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It amazes me that people are content with such simple stuff. The people in my "band" would prefer the same old thing to musical progress.

It's attractive to the guitar player because power chords ar easy to play, and it's attractive to the player and the listener because power chords are, well, powerful.  They have their place.

Exactly. Great post, Aeij.
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« Reply #59 on: February 20, 2006, 05:10:24 PM »

This a fascinating discussion. I often hear people say Brian's brilliance lies in the chords, but it means a lot to me to hear why and how.

I admit to having a rudimentary knowledge of chord theory. That is, I played around with the guitar when I was a kid and gained some understanding of how chords work there, but never developed an ear for which chord is which. I also sang (and sometimes still sing) madrigals with an amateur chorus, but my experience is mostly in developing an ear for singing the right note in the harmony.

So, this is a question for those more knowledgable than I on chords and their theory. I have heard that Carl and Dennis also used unusual chordings in their compositions (surely an influence from their big brother and maybe also all being siblings) -- can anyone confirm? TIA.  Roll Eyes
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« Reply #60 on: February 20, 2006, 05:11:50 PM »

Carl and Dennis did use some different chords in their music. Al used them sometimes too. Bruce's music is FULL of them.
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RobtheNobleSurfer
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« Reply #61 on: February 20, 2006, 05:16:53 PM »

Carl was probably the most influenced by Brian. Certainly, Carl could convincingly ape Brian's arranging and production style (Carl,  the original Darian Sahanaja?)
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« Reply #62 on: February 20, 2006, 05:21:50 PM »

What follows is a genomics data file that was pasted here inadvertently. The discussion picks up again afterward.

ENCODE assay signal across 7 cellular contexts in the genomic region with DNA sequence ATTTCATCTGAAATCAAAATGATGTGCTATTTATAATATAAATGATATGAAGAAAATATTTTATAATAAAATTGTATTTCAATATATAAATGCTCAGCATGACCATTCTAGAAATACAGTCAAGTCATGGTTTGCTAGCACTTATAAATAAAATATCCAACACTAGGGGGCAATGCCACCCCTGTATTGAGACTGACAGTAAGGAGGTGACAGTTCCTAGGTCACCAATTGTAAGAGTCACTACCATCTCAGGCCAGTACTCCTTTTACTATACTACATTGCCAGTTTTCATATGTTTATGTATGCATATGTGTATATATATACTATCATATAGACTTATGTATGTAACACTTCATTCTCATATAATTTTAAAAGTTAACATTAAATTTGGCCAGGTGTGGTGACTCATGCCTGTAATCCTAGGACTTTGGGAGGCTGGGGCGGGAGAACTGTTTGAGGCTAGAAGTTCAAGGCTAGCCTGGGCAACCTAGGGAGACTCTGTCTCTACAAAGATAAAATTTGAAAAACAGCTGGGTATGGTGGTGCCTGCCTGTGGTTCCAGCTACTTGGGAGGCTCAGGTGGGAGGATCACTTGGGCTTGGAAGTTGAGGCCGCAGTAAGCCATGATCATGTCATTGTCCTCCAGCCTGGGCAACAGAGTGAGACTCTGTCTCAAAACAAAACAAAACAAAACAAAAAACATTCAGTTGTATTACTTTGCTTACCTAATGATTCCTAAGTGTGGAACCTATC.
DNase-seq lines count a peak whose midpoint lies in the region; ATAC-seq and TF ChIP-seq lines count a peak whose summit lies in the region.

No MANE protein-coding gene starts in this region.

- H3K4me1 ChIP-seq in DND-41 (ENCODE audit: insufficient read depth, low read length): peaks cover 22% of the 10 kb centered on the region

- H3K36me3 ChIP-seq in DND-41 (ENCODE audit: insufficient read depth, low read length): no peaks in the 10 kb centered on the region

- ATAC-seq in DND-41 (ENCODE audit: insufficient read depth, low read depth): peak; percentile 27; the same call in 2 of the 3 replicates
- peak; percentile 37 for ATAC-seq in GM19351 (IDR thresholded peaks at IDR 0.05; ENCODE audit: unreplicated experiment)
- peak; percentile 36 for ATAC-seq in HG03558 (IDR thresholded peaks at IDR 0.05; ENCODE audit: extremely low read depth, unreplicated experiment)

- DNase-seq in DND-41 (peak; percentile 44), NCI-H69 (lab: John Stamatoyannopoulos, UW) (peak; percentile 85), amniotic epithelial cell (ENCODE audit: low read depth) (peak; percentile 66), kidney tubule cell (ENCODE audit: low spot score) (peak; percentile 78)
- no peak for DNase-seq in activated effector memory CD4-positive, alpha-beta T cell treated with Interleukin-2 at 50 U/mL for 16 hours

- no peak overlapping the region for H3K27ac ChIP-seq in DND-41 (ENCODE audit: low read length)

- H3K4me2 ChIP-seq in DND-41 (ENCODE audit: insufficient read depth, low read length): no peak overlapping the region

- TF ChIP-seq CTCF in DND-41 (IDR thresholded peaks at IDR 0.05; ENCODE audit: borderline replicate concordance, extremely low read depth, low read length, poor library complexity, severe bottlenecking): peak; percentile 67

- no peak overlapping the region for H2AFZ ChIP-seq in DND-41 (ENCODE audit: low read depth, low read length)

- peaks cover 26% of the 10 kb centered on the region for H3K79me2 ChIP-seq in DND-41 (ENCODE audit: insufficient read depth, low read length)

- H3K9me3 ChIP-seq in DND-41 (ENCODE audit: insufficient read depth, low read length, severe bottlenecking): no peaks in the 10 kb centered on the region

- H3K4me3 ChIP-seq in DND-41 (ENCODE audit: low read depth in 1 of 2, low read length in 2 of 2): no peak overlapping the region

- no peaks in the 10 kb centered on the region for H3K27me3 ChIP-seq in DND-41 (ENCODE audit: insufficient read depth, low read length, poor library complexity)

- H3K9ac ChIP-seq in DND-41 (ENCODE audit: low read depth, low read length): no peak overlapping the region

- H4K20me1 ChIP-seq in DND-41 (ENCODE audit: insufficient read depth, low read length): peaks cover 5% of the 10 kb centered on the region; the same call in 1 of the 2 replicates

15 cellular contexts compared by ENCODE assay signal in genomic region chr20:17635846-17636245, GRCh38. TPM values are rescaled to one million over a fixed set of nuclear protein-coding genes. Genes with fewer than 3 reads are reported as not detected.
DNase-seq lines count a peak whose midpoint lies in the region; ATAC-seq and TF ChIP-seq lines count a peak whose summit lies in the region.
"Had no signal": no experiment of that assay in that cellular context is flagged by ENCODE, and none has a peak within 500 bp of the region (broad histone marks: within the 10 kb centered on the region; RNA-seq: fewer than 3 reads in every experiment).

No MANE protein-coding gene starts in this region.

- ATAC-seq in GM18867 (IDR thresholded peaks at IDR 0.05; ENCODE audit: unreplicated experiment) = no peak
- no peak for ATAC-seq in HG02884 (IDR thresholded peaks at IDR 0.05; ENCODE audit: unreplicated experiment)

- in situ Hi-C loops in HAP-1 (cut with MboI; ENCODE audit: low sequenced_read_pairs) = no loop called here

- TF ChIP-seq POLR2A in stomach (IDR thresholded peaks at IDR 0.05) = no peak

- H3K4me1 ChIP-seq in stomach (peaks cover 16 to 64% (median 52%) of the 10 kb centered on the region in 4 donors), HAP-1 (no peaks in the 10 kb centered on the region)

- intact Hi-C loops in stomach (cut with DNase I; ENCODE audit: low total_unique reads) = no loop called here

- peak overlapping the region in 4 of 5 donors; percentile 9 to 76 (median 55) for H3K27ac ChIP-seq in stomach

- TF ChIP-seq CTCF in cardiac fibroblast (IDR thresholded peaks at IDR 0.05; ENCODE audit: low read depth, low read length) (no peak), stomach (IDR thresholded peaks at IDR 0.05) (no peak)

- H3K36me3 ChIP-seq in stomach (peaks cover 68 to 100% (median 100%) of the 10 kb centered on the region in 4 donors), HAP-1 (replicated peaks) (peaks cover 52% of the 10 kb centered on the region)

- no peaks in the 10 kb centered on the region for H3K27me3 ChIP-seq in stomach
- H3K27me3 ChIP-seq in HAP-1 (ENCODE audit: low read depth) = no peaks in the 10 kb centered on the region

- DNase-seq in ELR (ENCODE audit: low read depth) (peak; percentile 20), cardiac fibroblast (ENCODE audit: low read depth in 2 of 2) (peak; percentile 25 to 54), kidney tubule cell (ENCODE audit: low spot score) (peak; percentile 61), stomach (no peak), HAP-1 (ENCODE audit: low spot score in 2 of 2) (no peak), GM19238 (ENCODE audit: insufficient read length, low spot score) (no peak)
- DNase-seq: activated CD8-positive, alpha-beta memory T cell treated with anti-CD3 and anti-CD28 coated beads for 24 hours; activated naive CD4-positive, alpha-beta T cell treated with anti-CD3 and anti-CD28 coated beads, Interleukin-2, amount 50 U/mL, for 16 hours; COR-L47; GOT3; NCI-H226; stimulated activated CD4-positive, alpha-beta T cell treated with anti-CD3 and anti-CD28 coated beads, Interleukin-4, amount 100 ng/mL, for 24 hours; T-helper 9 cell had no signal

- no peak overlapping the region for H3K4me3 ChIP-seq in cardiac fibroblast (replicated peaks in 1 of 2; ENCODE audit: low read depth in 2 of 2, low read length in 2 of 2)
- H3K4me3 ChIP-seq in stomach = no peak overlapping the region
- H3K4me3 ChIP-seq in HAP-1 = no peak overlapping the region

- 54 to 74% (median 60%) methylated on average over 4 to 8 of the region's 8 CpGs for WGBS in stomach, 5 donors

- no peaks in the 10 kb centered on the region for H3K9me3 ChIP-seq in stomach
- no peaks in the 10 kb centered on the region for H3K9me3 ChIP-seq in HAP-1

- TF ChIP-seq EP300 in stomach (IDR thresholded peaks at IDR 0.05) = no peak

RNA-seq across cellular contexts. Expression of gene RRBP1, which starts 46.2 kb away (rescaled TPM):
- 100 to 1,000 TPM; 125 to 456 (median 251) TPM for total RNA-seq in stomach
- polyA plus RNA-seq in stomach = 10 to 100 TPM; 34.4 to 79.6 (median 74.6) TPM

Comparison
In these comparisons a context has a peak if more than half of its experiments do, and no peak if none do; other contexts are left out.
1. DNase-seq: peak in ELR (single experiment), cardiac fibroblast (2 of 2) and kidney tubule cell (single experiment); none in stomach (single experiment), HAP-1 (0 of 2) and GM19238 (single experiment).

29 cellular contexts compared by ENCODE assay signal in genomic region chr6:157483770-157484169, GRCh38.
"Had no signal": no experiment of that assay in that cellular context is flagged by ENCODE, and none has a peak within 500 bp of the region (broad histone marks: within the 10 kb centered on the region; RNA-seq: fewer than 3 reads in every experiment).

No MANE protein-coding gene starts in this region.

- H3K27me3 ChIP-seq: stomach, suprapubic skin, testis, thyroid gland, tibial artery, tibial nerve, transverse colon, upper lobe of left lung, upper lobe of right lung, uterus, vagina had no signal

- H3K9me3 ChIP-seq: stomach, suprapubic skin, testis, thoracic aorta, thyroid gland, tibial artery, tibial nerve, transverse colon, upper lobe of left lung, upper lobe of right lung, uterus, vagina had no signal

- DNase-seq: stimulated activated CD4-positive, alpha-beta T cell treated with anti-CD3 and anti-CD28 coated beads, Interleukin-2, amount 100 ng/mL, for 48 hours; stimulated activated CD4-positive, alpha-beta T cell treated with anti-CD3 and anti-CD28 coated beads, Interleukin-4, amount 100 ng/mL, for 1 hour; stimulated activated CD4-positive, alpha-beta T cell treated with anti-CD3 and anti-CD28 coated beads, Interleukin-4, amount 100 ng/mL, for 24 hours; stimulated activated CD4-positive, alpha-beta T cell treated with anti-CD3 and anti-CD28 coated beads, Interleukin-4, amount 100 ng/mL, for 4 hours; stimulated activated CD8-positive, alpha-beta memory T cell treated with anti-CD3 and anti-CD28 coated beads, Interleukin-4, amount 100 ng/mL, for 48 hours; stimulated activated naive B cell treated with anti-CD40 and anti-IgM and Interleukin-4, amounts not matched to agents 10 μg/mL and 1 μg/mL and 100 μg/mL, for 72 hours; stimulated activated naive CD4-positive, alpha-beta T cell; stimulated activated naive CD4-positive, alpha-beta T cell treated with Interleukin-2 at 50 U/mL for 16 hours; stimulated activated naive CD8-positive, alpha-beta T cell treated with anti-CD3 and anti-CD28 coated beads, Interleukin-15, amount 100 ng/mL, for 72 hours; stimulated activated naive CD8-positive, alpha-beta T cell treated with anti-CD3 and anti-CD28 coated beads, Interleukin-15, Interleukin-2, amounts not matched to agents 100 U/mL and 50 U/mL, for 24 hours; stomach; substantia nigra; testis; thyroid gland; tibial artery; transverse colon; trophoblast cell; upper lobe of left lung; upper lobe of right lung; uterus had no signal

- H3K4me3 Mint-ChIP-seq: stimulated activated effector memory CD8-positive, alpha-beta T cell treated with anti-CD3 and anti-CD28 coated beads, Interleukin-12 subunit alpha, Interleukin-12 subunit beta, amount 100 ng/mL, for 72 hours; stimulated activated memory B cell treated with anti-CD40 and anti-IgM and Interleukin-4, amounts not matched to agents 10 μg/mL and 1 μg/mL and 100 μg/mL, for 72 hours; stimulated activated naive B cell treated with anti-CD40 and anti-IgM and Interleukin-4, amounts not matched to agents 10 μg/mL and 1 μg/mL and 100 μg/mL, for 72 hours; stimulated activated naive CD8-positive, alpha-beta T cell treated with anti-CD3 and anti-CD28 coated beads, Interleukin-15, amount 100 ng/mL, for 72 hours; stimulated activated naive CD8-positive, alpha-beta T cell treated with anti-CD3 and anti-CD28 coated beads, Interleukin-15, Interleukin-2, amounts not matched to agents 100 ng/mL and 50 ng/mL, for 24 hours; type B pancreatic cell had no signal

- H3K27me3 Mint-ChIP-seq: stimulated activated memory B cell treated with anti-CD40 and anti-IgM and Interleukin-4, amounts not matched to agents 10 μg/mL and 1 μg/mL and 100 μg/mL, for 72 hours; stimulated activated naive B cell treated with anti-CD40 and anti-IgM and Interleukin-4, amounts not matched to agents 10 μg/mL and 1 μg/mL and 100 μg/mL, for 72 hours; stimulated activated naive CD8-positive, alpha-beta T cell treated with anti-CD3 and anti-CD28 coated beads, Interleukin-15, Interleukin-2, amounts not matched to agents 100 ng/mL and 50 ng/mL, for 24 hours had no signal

So, if all the BBs are getting into unusual chording, is this something that arose from the serendipity of working together? Of working under Brian's tutelage/influence? Which leads back to the layman's question of how are Brian's chordings so different, unique, special, and influential?

That's an interesting thought about Darian and Jeff taking on Carl's role nowadays, which I think is the case.
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« Reply #63 on: February 20, 2006, 05:22:41 PM »

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It amazes me that people are content with such simple stuff. The people in my "band" would prefer the same old thing to musical progress.

It's attractive to the guitar player because power chords ar easy to play, and it's attractive to the player and the listener because power chords are, well, powerful.  They have their place.

But notice, too, that when bands cover Brian's songs one of the first things they're likely to do is remove the subtle stuff.  Pull out Caroline Now! or GUESS I'M DUMB or SMiLEs, ViBES, & HARMONY and it seems like most of the interesting chords we all love so much are just flattened out, simplified, and just dumbed down.  As with most pop music, the focus often shifts to striking a pose over the song rather than melody or arrangement.

I've always thought that the stuff we love the most in Brian's (and other artists') work is stuff very few people hear.  Most people just skate over the surface of things, and that's why most of popular culture is what it is.
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« Reply #64 on: February 20, 2006, 05:23:44 PM »

Dennis clearly was listening to Brian in the realm of the Pedal Bass and related to that unusual chord inversions.  Dennis almost overdid it, actually.

A pedal tone is, basically and for our purposes here, a bass note that continues across several chords.  So, take a look at "Slip On Through."

The chords for the  verse are e minor and A major, I believe.  However, the bassline underneath is emphasizing an E note under both chords.  E is the root of the first chord, the e minor, but it is the fifth of the A major chord, putting that chord in second inversion.  The chorus then does much the same thing, D major to G Major keeping the D in the bass across the changes.